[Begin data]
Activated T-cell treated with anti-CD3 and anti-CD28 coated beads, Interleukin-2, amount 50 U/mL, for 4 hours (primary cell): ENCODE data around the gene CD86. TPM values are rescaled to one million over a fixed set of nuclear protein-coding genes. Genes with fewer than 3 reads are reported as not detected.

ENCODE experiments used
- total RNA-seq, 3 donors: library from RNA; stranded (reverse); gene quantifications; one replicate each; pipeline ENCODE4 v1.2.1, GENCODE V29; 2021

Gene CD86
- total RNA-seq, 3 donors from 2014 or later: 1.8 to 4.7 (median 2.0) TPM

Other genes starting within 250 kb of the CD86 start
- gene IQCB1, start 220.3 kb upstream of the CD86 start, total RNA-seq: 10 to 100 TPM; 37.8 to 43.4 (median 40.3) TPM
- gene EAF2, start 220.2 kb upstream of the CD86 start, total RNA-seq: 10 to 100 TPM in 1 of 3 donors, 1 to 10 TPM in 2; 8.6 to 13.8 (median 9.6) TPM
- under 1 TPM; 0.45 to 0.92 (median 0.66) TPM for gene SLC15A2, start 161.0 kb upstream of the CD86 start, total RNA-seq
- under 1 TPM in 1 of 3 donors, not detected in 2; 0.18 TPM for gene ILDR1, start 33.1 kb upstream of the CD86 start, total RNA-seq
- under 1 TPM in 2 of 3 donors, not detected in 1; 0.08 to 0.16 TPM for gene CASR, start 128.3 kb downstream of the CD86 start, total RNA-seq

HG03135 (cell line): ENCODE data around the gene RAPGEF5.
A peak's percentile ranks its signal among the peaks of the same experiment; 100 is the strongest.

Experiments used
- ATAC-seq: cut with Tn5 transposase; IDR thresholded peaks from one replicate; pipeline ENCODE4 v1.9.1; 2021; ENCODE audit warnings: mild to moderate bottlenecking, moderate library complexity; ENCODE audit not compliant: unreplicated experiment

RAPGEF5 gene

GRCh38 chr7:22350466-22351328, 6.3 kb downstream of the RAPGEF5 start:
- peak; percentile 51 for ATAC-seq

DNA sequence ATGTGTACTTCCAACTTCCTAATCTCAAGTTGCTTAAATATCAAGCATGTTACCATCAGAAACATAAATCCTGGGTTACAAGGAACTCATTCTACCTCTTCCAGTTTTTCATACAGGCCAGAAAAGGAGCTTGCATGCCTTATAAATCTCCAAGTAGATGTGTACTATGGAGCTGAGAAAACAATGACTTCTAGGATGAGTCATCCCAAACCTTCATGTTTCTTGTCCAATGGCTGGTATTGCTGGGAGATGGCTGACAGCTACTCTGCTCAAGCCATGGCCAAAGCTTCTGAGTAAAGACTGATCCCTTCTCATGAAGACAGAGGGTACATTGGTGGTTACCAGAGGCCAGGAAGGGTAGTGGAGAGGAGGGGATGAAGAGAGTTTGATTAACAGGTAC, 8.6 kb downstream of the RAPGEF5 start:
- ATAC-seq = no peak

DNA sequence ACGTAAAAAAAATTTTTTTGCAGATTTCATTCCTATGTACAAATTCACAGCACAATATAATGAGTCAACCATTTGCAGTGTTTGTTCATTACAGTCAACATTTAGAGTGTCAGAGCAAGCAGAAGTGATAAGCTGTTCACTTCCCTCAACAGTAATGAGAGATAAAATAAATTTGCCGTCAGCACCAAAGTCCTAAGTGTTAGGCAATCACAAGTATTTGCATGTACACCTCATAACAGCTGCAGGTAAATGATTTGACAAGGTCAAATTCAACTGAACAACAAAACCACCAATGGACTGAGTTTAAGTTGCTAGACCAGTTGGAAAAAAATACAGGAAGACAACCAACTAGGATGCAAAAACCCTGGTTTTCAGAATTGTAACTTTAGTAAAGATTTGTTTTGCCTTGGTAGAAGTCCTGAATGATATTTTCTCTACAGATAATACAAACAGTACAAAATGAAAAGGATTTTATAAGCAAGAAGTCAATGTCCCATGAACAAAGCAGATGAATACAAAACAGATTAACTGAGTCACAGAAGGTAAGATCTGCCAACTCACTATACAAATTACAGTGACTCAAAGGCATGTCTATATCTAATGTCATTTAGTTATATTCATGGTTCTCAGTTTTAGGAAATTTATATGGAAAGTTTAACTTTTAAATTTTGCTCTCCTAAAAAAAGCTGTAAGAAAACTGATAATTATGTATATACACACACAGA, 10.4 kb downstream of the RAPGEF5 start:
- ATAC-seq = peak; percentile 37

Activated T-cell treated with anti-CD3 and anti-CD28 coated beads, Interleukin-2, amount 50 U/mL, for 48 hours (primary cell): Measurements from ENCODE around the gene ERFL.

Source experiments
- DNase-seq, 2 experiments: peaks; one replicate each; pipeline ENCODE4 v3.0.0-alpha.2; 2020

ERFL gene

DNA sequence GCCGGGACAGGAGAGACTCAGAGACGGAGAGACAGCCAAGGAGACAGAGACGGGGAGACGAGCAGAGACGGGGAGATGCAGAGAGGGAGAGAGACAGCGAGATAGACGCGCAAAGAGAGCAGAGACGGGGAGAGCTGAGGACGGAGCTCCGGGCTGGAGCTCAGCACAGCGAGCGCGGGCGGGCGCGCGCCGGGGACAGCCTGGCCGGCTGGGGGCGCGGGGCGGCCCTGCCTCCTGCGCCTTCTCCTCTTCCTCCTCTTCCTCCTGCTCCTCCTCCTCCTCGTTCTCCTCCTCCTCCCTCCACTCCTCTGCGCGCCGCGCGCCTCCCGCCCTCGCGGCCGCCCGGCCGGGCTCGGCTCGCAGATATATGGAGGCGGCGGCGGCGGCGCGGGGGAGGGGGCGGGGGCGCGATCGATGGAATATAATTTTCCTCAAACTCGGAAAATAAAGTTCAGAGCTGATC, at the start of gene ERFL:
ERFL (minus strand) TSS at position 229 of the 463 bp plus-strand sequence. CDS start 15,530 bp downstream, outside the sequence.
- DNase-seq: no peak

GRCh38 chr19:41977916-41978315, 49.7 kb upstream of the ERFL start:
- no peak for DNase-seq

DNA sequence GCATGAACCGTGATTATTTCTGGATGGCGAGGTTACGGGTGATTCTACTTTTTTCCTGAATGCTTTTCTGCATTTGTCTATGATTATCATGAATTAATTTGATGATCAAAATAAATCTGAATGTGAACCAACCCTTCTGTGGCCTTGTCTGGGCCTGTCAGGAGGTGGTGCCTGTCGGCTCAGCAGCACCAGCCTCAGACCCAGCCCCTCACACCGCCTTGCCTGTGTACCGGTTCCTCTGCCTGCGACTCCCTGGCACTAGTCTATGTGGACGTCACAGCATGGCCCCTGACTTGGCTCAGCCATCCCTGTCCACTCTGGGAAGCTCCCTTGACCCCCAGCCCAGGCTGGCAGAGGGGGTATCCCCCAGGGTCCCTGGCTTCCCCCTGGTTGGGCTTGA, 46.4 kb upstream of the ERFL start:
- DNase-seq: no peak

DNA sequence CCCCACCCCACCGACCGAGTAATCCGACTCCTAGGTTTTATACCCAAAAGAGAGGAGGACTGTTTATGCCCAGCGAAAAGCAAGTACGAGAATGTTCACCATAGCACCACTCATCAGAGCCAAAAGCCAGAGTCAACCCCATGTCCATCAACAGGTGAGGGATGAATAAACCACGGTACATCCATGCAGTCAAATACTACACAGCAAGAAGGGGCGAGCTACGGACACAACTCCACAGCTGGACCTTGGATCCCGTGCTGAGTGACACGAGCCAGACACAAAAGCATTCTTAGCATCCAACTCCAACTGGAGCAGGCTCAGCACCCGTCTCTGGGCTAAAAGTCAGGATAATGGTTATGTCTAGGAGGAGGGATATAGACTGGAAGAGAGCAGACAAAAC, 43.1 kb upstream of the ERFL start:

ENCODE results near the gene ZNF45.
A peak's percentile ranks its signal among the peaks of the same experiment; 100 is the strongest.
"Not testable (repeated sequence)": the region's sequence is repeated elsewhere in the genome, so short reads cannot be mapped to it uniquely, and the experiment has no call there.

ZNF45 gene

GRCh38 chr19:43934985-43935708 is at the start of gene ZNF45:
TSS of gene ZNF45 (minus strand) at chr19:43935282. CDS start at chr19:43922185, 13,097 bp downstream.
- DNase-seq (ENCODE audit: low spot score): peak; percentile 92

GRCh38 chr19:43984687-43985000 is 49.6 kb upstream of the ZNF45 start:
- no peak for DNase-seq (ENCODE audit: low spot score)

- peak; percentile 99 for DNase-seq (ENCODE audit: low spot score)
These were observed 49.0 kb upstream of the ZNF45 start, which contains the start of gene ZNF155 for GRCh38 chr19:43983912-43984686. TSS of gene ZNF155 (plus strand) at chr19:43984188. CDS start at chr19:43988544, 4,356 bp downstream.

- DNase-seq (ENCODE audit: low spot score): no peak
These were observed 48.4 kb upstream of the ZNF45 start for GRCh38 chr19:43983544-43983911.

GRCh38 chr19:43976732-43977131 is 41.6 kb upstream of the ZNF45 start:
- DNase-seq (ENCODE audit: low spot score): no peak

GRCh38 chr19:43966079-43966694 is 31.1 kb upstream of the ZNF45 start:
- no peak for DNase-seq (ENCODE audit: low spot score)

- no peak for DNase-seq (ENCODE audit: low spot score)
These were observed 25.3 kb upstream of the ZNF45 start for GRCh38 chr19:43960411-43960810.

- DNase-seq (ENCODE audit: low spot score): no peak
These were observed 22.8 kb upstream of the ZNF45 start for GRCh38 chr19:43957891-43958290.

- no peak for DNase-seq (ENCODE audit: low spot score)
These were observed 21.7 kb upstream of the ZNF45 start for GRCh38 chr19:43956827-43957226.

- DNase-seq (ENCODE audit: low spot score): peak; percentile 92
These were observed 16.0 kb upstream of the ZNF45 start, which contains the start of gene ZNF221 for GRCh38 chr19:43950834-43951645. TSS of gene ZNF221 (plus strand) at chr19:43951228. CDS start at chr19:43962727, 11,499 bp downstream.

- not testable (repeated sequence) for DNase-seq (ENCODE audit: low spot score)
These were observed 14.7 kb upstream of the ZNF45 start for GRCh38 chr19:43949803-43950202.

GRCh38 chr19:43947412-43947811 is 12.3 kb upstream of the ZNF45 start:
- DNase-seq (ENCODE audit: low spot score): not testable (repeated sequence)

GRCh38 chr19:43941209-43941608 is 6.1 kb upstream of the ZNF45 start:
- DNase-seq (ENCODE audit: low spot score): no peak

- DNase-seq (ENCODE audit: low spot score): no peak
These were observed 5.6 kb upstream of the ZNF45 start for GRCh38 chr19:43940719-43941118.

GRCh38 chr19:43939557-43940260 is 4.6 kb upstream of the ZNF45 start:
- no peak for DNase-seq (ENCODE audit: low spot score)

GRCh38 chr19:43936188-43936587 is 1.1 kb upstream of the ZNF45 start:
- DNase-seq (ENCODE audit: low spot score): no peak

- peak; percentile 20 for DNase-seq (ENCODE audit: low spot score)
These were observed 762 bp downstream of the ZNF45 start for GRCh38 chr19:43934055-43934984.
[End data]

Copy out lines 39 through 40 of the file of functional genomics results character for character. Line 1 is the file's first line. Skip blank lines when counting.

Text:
GRCh38 chr19:43934985-43935708 is at the start of gene ZNF45:
TSS of gene ZNF45 (minus strand) at chr19:43935282. CDS start at chr19:43922185, 13,097 bp downstream.